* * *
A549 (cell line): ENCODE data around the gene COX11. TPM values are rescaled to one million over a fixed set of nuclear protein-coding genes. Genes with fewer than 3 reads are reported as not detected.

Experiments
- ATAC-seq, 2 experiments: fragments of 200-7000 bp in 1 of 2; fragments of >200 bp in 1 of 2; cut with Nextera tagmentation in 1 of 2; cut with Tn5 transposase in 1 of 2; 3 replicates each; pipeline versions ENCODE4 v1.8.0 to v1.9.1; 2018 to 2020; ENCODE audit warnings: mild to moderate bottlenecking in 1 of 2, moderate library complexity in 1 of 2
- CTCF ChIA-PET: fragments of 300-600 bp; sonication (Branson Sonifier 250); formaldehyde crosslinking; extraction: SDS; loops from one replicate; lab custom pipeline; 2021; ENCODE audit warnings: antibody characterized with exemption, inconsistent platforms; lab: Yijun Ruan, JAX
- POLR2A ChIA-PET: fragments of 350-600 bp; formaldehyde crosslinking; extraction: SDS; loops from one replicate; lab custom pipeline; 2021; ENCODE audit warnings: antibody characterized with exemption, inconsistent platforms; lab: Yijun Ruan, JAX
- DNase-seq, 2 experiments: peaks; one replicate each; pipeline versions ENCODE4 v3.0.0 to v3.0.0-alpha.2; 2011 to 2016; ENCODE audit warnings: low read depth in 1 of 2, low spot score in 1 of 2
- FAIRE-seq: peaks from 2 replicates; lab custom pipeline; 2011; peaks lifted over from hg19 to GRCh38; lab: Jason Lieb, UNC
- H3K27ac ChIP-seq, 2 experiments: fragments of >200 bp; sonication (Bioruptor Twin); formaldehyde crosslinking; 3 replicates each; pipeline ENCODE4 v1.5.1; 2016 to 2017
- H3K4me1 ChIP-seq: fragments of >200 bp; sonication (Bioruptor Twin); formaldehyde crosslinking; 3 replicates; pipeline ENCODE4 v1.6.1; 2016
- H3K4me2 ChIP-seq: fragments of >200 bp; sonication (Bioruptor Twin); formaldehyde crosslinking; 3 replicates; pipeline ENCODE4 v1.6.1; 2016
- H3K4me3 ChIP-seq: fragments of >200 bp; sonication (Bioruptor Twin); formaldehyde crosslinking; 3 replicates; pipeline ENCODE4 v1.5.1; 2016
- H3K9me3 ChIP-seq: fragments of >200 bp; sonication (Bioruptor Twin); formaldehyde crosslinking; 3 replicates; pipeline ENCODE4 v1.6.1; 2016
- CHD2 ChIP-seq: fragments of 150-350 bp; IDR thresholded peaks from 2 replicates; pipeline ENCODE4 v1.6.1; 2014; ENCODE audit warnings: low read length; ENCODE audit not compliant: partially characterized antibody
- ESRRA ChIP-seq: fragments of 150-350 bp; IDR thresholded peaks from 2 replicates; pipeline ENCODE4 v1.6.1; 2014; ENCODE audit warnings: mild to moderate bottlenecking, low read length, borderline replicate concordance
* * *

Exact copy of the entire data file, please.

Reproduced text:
A549 (cell line): ENCODE data around the gene COX11. TPM values are rescaled to one million over a fixed set of nuclear protein-coding genes. Genes with fewer than 3 reads are reported as not detected.

Experiments
- ATAC-seq, 2 experiments: fragments of 200-7000 bp in 1 of 2; fragments of >200 bp in 1 of 2; cut with Nextera tagmentation in 1 of 2; cut with Tn5 transposase in 1 of 2; 3 replicates each; pipeline versions ENCODE4 v1.8.0 to v1.9.1; 2018 to 2020; ENCODE audit warnings: mild to moderate bottlenecking in 1 of 2, moderate library complexity in 1 of 2
- CTCF ChIA-PET: fragments of 300-600 bp; sonication (Branson Sonifier 250); formaldehyde crosslinking; extraction: SDS; loops from one replicate; lab custom pipeline; 2021; ENCODE audit warnings: antibody characterized with exemption, inconsistent platforms; lab: Yijun Ruan, JAX
- POLR2A ChIA-PET: fragments of 350-600 bp; formaldehyde crosslinking; extraction: SDS; loops from one replicate; lab custom pipeline; 2021; ENCODE audit warnings: antibody characterized with exemption, inconsistent platforms; lab: Yijun Ruan, JAX
- DNase-seq, 2 experiments: peaks; one replicate each; pipeline versions ENCODE4 v3.0.0 to v3.0.0-alpha.2; 2011 to 2016; ENCODE audit warnings: low read depth in 1 of 2, low spot score in 1 of 2
- FAIRE-seq: peaks from 2 replicates; lab custom pipeline; 2011; peaks lifted over from hg19 to GRCh38; lab: Jason Lieb, UNC
- H3K27ac ChIP-seq, 2 experiments: fragments of >200 bp; sonication (Bioruptor Twin); formaldehyde crosslinking; 3 replicates each; pipeline ENCODE4 v1.5.1; 2016 to 2017
- H3K4me1 ChIP-seq: fragments of >200 bp; sonication (Bioruptor Twin); formaldehyde crosslinking; 3 replicates; pipeline ENCODE4 v1.6.1; 2016
- H3K4me2 ChIP-seq: fragments of >200 bp; sonication (Bioruptor Twin); formaldehyde crosslinking; 3 replicates; pipeline ENCODE4 v1.6.1; 2016
- H3K4me3 ChIP-seq: fragments of >200 bp; sonication (Bioruptor Twin); formaldehyde crosslinking; 3 replicates; pipeline ENCODE4 v1.5.1; 2016
- H3K9me3 ChIP-seq: fragments of >200 bp; sonication (Bioruptor Twin); formaldehyde crosslinking; 3 replicates; pipeline ENCODE4 v1.6.1; 2016
- CHD2 ChIP-seq: fragments of 150-350 bp; IDR thresholded peaks from 2 replicates; pipeline ENCODE4 v1.6.1; 2014; ENCODE audit warnings: low read length; ENCODE audit not compliant: partially characterized antibody
- ESRRA ChIP-seq: fragments of 150-350 bp; IDR thresholded peaks from 2 replicates; pipeline ENCODE4 v1.6.1; 2014; ENCODE audit warnings: mild to moderate bottlenecking, low read length, borderline replicate concordance